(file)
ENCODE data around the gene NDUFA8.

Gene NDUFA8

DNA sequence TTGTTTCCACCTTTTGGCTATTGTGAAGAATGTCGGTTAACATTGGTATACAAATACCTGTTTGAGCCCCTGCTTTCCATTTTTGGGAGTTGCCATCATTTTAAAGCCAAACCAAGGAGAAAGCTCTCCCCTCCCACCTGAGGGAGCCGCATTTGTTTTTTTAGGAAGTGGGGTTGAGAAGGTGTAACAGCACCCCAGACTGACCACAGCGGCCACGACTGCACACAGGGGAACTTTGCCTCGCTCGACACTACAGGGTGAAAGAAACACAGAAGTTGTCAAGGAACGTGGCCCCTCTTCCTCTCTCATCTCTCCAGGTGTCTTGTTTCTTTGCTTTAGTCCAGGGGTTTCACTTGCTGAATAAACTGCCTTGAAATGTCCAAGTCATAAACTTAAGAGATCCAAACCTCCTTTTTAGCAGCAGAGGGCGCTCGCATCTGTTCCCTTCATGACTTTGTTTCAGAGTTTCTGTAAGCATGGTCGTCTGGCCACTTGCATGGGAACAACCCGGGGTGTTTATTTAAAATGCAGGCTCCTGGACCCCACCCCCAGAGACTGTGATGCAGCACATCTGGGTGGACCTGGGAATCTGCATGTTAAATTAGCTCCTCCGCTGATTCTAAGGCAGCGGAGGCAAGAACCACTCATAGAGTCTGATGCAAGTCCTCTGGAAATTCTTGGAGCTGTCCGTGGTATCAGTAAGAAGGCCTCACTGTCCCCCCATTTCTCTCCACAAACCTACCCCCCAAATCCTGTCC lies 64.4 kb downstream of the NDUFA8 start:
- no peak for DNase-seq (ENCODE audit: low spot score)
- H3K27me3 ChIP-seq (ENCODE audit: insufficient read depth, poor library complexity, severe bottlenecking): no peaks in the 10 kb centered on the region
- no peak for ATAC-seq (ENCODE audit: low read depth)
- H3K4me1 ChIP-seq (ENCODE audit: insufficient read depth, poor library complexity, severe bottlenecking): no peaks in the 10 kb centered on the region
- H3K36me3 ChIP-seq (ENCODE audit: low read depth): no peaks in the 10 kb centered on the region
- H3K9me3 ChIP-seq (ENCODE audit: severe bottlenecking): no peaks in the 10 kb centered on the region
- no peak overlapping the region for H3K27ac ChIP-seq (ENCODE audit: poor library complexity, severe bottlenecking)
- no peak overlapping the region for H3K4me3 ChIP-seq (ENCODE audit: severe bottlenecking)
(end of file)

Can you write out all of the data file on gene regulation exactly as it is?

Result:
ENCODE data around the gene NDUFA8.

Gene NDUFA8

DNA sequence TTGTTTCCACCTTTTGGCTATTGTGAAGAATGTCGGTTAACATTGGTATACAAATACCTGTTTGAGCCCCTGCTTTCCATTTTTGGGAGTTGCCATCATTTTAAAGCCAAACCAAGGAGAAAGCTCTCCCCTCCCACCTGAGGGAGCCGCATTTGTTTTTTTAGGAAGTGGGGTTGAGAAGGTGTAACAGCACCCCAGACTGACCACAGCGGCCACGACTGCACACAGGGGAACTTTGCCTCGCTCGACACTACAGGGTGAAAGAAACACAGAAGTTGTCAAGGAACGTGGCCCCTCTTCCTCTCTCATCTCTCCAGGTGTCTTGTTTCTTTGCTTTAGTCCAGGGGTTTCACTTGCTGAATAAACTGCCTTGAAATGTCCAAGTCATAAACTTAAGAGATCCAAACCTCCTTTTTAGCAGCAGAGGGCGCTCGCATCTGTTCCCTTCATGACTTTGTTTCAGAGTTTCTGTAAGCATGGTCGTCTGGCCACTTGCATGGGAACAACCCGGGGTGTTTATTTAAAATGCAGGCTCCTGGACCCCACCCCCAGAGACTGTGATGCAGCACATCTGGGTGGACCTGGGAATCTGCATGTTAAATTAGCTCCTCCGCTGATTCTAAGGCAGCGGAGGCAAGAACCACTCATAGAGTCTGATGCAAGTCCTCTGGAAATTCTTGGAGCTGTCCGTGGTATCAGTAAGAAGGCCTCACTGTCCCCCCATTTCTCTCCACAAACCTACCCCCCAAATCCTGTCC lies 64.4 kb downstream of the NDUFA8 start:
- no peak for DNase-seq (ENCODE audit: low spot score)
- H3K27me3 ChIP-seq (ENCODE audit: insufficient read depth, poor library complexity, severe bottlenecking): no peaks in the 10 kb centered on the region
- no peak for ATAC-seq (ENCODE audit: low read depth)
- H3K4me1 ChIP-seq (ENCODE audit: insufficient read depth, poor library complexity, severe bottlenecking): no peaks in the 10 kb centered on the region
- H3K36me3 ChIP-seq (ENCODE audit: low read depth): no peaks in the 10 kb centered on the region
- H3K9me3 ChIP-seq (ENCODE audit: severe bottlenecking): no peaks in the 10 kb centered on the region
- no peak overlapping the region for H3K27ac ChIP-seq (ENCODE audit: poor library complexity, severe bottlenecking)
- no peak overlapping the region for H3K4me3 ChIP-seq (ENCODE audit: severe bottlenecking)